Inside the Warsaw Ghetto, Dr. Emanuel Ringelblum knew that it was only a matter of time until his Jewish community was completely wiped out. But, refusing to let the Nazis destroy all evidence of Polish Jewish life, Ringelblum began archiving his entire community… with the help of a Shabbat afternoon club and a small collection of milkcans.
Philippe Halsman took some of the most famous photos in the world – hundreds of images of iconic celebrities and pictures adorning the cover of Life magazine and museum walls. But before all this, Halsman was tried in Austria for the unimaginable crime of murdering his own father. Was he truly a cold-blooded killer, or was he an Austrian Dreyfus, persecuted solely for being Jewish?
The man who wrote the first ever Hebrew novel, Avraham Mapu, had never even been to the Land of Israel. Despite this, almost all of his works extol the Holy Land with awe and reverence, except for a single cryptic children’s story. So, what exactly is this puzzling kid’s story really trying to tell us?
Would you break all the traditions of your society, turn against the will of your family, and shatter all the boundaries that you have known to be true in order to follow your destiny? Chana Rochel Verbermacher did just that – breaking out of all the known gender stereotypes to make her own way in a world dominated by men, Chana decided to become the first, and only, Hasidic female Rebbe.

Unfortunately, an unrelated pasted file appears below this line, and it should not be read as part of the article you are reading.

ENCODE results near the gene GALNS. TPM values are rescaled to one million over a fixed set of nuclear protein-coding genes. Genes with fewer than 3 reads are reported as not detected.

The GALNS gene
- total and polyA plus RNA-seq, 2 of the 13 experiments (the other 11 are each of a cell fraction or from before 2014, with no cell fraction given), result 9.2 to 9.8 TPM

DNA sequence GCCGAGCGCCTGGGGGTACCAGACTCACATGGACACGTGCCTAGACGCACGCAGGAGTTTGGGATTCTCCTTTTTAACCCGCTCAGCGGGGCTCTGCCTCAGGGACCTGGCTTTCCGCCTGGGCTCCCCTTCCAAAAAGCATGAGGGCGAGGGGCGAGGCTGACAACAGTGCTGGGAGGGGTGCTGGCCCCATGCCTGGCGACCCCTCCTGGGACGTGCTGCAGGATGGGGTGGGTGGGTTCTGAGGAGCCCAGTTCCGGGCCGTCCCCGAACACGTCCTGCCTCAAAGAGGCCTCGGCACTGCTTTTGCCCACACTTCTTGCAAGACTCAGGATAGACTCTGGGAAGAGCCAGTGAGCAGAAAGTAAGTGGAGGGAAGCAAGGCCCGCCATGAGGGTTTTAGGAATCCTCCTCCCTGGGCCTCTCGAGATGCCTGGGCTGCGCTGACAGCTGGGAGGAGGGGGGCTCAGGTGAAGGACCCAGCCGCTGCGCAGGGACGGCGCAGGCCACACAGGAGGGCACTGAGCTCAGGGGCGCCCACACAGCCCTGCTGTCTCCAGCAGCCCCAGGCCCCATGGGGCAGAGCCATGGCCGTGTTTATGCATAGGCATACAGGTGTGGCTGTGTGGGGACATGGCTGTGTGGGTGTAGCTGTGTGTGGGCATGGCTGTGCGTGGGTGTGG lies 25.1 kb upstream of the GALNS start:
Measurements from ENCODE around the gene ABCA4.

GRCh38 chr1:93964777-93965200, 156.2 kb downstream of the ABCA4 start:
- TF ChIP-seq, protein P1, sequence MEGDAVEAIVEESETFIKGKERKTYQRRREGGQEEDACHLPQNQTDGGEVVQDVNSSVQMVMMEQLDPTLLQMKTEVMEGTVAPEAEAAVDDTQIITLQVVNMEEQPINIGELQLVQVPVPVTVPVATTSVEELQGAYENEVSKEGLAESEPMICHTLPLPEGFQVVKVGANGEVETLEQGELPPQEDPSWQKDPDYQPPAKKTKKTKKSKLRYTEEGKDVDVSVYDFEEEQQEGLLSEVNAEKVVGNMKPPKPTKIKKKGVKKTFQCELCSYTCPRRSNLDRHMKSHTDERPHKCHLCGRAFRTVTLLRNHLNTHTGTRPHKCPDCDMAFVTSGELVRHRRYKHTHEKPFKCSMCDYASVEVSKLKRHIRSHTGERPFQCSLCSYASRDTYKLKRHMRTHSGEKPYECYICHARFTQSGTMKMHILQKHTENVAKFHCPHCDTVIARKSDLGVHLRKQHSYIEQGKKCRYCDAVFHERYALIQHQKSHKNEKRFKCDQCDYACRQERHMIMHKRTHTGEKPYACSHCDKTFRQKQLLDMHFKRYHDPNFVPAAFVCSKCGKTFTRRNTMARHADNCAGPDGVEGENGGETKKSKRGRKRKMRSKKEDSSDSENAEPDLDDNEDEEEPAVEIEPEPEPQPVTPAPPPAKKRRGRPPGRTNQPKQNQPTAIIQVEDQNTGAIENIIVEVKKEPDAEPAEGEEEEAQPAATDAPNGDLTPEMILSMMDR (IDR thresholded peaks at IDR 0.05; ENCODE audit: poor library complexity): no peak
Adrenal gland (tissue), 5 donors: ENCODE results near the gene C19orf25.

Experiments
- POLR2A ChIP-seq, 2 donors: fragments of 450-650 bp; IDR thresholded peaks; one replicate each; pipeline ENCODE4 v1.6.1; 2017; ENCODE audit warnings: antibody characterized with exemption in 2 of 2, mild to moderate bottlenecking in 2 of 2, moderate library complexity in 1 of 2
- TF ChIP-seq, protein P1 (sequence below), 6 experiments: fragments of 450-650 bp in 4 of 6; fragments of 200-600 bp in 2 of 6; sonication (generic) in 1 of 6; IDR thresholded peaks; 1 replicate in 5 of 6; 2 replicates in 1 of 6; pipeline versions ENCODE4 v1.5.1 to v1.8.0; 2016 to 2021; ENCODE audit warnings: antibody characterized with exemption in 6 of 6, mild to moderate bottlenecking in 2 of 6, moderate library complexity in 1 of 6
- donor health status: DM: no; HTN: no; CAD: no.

In 1516, the Venetian Republic changed the course of Jewish world history by opening the first ever Jewish ghetto. Amidst deep persecution, segregation and humiliation, the oppressed Venetian Jews were somehow able to create a thriving society in their enclave, and soon Jews were even attempting to get inside!
World-renowned designer Josef Frank rebelled against artistic norms, delivered scathing critiques of fellow artists, and was repeatedly forced to defend his identity. Despite this, he became one of the most famous, if also one of the most controversial, Jewish designers in history.
When Samuel Ha-Levi illegally built a synagogue in the provincial Spanish town of Toledo, no one could have known that it would one day become a church, then a military barracks in the Napoleonic war, a national monument, and finally a museum… but that’s just the beginning!
For centuries, the true identity of William Shakespeare has been shrouded in mystery. What if the famous playwright we all know and love was not who we thought him to be? The controversial theory that ‘Shakespeare’ was a group of women writing under one pseudonym has been gaining traction, raising fascinating questions about gender, authorship, and the nature of creativity. It’s high time we examine the evidence behind this theory and explore its implications for our understanding of Shakespeare’s legacy.
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